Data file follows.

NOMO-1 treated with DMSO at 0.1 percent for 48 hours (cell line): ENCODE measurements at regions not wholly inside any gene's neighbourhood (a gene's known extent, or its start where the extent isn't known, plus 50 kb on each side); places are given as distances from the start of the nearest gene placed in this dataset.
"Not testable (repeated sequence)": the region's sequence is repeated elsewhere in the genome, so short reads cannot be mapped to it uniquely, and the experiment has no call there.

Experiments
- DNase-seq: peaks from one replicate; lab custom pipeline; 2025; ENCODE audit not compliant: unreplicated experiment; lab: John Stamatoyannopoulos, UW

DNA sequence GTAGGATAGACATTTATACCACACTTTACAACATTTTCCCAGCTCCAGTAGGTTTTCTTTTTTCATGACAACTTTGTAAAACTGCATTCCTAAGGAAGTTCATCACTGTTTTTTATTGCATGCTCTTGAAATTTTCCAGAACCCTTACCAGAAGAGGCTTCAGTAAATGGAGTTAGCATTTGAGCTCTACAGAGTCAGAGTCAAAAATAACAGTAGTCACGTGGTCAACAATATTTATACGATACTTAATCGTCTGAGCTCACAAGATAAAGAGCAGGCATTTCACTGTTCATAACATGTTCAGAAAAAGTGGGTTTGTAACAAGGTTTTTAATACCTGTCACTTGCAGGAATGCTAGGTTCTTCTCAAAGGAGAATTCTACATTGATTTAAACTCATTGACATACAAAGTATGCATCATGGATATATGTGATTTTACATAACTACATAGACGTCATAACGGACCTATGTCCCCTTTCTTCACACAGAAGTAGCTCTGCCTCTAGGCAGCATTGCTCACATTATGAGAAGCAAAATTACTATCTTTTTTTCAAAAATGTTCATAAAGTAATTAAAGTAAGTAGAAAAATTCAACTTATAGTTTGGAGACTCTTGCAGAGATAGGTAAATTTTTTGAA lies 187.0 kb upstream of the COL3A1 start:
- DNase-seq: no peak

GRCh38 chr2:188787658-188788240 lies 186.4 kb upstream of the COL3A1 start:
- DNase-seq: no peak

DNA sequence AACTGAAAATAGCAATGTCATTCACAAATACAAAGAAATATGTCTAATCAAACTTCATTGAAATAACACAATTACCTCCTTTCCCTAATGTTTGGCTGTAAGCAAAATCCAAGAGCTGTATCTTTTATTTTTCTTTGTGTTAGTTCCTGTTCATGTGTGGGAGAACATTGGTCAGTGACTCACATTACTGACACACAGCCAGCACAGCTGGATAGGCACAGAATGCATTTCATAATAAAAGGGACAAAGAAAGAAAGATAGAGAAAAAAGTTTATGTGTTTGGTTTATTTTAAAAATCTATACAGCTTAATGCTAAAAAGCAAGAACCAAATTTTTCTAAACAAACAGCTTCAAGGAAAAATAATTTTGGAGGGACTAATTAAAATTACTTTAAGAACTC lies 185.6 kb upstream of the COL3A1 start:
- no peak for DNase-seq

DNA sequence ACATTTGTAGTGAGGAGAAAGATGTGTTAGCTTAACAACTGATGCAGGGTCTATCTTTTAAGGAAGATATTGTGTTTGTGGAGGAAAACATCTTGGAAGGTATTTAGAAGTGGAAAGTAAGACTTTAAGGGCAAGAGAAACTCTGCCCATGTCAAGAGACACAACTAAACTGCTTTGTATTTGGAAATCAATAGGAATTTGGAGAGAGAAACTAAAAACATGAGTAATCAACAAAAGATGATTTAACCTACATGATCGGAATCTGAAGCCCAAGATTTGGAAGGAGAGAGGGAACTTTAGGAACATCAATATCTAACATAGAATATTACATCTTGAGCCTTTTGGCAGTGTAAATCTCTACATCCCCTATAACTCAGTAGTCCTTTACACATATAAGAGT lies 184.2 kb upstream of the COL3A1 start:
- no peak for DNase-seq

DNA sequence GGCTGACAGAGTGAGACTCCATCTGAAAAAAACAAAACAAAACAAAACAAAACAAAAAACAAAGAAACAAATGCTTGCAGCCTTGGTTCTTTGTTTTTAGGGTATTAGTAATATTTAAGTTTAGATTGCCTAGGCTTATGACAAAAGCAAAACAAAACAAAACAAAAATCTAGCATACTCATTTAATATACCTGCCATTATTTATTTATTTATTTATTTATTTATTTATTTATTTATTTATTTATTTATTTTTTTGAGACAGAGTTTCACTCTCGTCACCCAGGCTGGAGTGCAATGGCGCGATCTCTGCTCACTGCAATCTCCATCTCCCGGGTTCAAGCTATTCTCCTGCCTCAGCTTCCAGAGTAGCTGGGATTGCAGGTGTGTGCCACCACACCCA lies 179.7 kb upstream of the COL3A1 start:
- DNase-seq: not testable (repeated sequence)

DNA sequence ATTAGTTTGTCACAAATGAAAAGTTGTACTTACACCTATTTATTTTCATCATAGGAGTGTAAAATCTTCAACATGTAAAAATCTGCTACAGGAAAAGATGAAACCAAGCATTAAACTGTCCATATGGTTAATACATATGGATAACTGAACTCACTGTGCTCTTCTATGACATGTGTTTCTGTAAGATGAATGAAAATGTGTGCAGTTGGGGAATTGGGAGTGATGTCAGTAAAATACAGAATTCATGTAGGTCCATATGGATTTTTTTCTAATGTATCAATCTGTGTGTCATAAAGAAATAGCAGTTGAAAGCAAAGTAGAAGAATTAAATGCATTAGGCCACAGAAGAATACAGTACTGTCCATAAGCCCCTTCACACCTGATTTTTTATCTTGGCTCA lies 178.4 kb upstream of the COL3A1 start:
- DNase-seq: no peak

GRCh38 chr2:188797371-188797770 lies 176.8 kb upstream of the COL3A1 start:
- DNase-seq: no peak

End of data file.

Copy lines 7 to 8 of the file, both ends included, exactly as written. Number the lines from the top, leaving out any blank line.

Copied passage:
GRCh38 chr2:188787658-188788240 lies 186.4 kb upstream of the COL3A1 start:
- DNase-seq: no peak